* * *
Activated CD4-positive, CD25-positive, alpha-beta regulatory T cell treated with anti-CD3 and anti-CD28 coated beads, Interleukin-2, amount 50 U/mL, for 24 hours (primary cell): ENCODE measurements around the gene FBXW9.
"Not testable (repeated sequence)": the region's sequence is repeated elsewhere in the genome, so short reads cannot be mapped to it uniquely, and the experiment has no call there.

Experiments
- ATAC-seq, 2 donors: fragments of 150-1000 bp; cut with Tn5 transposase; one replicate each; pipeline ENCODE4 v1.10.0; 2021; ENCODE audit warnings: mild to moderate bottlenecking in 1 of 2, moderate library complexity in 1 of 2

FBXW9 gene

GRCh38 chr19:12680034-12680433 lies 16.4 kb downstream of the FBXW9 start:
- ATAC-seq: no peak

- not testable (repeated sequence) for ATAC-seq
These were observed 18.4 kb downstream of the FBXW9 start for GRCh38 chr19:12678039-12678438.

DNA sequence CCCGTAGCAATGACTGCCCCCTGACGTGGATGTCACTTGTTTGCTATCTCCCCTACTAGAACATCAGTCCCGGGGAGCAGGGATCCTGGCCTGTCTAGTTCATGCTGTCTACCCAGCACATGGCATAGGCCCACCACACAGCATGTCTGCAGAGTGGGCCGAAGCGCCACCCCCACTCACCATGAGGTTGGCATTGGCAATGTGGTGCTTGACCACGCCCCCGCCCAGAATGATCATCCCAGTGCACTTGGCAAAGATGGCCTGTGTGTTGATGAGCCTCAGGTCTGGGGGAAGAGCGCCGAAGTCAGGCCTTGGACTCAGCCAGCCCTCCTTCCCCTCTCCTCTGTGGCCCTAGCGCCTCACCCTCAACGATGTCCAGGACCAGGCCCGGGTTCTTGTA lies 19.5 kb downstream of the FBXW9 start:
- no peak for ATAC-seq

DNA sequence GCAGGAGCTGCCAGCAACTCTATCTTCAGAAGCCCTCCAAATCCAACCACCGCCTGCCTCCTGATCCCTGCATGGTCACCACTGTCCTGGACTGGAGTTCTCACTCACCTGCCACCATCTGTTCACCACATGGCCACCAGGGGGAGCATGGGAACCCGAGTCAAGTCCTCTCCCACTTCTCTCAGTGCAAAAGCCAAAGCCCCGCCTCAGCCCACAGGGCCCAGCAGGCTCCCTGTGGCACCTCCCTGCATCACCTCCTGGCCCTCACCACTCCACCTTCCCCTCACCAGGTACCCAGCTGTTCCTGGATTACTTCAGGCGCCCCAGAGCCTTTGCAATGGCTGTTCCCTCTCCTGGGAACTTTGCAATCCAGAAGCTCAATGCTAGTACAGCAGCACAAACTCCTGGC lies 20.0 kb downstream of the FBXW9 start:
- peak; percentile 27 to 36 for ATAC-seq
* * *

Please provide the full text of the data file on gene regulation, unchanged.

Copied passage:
Activated CD4-positive, CD25-positive, alpha-beta regulatory T cell treated with anti-CD3 and anti-CD28 coated beads, Interleukin-2, amount 50 U/mL, for 24 hours (primary cell): ENCODE measurements around the gene FBXW9.
"Not testable (repeated sequence)": the region's sequence is repeated elsewhere in the genome, so short reads cannot be mapped to it uniquely, and the experiment has no call there.

Experiments
- ATAC-seq, 2 donors: fragments of 150-1000 bp; cut with Tn5 transposase; one replicate each; pipeline ENCODE4 v1.10.0; 2021; ENCODE audit warnings: mild to moderate bottlenecking in 1 of 2, moderate library complexity in 1 of 2

FBXW9 gene

GRCh38 chr19:12680034-12680433 lies 16.4 kb downstream of the FBXW9 start:
- ATAC-seq: no peak

- not testable (repeated sequence) for ATAC-seq
These were observed 18.4 kb downstream of the FBXW9 start for GRCh38 chr19:12678039-12678438.

DNA sequence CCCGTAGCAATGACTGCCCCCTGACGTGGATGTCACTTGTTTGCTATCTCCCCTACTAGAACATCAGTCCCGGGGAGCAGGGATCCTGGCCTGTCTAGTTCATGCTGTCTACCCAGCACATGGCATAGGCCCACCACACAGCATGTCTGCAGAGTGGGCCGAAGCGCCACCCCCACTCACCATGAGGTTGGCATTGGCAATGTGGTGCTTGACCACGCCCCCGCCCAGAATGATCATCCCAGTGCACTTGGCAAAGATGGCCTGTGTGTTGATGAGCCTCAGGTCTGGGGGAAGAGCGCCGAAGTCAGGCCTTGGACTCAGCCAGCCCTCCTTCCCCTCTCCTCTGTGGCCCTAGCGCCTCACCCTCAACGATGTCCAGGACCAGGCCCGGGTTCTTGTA lies 19.5 kb downstream of the FBXW9 start:
- no peak for ATAC-seq

DNA sequence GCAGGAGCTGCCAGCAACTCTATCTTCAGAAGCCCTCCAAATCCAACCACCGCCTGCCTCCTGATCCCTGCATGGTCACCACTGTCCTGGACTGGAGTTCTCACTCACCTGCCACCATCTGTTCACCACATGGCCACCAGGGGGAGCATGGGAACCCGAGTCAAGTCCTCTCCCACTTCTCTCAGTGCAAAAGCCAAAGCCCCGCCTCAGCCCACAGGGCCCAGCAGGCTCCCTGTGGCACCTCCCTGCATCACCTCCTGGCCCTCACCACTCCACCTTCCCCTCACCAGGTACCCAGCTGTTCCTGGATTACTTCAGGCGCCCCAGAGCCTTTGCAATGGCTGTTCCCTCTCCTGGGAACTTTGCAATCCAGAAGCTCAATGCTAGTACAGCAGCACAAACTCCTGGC lies 20.0 kb downstream of the FBXW9 start:
- peak; percentile 27 to 36 for ATAC-seq